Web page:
‘It you don’t follow the guidelines which have been established to protect the individual volunteers, then it isn’tworth doing the research in the first place.’
While it is reassuring to know the lengths that companies like lnvercsk are prepared to go to safeguard their volunteers. the actual extent of human testing in Scotland is difficult to ascertain. Several manufacturers run their own tests -- and the impartiality of their ethics committees could be called into question. There are also several smaller-scale operations. often attached in some way to universities. operating north of the border. It does seem somewhat ironic that an industry ostensibly devoted to the greater health of mankind should be so secretive and competitive.
I During the Second World War. scabies. caused by parasitic mites yy hich burrow their way through human skin causing intense itching. was rife in both the army and civilian populations. Conscientiousobjectors volunteered to allow themselves to be infected for periods of up to Hit) day s. some developing secondary infections. This. one of the first modern experiments using human guinea pigs. provided information about the transmission and cure ofscabies.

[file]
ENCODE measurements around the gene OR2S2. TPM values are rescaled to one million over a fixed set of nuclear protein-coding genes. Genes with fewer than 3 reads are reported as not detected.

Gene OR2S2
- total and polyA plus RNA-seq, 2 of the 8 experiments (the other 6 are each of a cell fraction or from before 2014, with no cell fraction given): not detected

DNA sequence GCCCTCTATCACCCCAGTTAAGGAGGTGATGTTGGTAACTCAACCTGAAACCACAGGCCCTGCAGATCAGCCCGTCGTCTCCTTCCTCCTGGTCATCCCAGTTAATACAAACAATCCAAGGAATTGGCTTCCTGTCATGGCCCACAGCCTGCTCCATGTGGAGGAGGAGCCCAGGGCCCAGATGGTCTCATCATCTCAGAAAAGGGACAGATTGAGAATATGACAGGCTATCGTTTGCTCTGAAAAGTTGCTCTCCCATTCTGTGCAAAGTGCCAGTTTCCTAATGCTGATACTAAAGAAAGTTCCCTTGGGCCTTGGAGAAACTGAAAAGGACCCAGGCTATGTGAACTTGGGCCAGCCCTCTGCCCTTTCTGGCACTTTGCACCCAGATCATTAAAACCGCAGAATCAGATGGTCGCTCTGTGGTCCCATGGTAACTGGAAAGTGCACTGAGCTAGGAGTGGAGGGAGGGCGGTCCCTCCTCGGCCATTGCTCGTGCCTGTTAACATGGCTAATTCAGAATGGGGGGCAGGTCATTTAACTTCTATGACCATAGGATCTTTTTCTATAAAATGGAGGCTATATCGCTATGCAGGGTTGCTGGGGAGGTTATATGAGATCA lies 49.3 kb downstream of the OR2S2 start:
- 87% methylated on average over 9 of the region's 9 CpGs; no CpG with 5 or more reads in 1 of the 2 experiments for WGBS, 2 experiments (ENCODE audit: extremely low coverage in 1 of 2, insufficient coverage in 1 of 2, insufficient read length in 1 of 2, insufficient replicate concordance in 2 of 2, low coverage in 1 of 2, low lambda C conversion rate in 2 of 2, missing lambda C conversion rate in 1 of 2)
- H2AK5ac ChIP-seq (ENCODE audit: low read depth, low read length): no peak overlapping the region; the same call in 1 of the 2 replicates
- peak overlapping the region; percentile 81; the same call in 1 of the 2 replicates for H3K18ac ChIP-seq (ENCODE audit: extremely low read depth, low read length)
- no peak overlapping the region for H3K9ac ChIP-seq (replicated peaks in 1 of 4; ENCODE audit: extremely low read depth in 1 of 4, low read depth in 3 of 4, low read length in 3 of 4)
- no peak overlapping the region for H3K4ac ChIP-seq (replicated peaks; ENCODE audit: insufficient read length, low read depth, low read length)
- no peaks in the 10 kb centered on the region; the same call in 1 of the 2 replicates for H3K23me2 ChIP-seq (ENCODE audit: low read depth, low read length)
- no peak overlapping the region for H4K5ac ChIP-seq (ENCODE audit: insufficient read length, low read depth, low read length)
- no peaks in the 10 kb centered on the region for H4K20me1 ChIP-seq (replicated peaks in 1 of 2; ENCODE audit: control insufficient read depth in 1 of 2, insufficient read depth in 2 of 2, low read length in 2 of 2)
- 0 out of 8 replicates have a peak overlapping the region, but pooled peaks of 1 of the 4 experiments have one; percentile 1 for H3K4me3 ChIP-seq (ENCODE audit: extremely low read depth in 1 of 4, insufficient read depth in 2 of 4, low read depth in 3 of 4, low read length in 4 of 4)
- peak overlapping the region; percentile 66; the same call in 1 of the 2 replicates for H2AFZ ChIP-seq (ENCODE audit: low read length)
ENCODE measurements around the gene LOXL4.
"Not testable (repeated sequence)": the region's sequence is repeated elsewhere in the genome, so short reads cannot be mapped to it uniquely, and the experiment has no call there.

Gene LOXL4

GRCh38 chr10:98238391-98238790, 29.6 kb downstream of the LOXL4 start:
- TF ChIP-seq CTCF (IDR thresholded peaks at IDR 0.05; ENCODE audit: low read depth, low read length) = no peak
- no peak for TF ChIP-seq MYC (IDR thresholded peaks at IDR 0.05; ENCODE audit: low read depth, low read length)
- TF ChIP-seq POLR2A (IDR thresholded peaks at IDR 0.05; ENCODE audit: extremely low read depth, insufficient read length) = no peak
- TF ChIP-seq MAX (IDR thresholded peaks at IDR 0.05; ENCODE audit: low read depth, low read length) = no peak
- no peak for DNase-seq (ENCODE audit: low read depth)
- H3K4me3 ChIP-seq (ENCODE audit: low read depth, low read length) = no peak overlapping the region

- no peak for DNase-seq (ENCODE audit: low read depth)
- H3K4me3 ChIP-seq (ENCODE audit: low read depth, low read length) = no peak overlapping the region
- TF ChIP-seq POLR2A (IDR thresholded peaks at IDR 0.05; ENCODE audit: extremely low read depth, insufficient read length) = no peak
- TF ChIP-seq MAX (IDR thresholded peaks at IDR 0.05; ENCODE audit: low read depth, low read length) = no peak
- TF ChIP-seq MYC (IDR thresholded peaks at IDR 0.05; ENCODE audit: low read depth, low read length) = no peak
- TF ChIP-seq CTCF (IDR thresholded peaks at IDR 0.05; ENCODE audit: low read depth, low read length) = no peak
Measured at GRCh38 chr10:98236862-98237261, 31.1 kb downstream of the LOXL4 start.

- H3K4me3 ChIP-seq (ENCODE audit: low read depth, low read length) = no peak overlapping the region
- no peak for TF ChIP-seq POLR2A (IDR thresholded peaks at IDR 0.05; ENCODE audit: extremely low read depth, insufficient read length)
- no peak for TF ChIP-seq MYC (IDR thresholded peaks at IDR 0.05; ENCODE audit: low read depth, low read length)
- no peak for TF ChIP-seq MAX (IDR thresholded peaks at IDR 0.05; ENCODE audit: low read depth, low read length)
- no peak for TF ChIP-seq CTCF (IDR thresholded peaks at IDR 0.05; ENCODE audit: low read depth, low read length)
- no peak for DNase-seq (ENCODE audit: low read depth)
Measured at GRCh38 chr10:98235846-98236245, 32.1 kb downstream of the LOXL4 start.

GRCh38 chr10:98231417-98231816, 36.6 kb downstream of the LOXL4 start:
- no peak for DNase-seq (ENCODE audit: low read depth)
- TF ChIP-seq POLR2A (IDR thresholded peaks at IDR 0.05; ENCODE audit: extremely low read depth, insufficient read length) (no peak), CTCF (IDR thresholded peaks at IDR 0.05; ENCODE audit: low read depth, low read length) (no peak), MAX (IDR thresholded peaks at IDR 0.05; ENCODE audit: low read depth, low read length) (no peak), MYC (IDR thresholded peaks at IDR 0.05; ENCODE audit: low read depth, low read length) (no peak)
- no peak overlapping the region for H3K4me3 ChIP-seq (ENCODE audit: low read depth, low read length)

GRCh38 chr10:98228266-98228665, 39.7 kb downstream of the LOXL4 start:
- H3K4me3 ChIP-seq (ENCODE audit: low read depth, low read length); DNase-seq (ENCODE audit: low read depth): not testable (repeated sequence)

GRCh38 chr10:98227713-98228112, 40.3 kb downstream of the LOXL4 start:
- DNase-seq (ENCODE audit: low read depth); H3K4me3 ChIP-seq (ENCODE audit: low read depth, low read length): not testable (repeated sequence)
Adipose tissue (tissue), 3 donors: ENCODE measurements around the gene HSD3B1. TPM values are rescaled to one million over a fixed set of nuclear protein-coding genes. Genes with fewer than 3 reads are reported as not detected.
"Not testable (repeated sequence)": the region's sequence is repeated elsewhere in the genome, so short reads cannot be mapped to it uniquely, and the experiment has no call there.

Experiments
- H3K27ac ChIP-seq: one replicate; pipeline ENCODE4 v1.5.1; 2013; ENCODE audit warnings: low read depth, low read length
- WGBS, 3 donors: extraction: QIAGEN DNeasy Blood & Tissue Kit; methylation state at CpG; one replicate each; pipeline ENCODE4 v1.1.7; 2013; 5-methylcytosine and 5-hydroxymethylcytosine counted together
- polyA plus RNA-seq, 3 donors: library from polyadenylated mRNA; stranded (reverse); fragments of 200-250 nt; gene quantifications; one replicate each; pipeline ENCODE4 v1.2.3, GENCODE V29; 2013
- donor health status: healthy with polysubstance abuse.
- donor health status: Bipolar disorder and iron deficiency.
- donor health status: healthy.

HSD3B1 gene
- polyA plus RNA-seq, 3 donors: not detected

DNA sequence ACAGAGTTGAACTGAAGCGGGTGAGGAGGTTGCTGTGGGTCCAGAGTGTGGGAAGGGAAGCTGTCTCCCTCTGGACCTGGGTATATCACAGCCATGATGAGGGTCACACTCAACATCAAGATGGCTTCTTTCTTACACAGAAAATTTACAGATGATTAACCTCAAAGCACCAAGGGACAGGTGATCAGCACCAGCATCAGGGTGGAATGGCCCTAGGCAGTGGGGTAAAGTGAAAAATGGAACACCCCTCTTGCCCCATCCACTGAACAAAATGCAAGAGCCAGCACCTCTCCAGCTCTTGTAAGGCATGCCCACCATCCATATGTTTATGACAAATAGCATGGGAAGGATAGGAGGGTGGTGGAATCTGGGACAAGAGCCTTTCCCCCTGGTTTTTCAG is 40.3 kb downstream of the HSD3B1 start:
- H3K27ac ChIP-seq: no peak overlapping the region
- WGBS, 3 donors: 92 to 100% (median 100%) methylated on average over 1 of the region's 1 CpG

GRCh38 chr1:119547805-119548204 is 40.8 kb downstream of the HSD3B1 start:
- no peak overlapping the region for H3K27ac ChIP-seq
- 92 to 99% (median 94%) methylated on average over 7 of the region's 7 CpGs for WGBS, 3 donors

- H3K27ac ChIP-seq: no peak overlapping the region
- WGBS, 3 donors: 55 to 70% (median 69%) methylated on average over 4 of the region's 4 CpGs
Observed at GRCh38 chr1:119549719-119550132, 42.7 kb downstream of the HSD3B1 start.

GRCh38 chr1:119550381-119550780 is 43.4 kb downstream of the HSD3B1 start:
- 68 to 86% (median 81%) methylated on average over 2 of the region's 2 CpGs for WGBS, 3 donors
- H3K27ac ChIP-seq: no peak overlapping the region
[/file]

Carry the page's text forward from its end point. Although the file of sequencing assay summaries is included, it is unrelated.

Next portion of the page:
halt a dozen of the charity children belonging to the St James Parish .‘
I Ont March 1954 a 17-megatonll-Bomb yy as dropped on Bikini Atoll. As intended. the bomb produced an abnormal j amount of fallout. some of which fell on the neighbouring island of Rangelop. Sadly . the American military neglected to ex acuate the Rangclop islanders. Happily they have
prov ided an excellent information resource on radiation effects.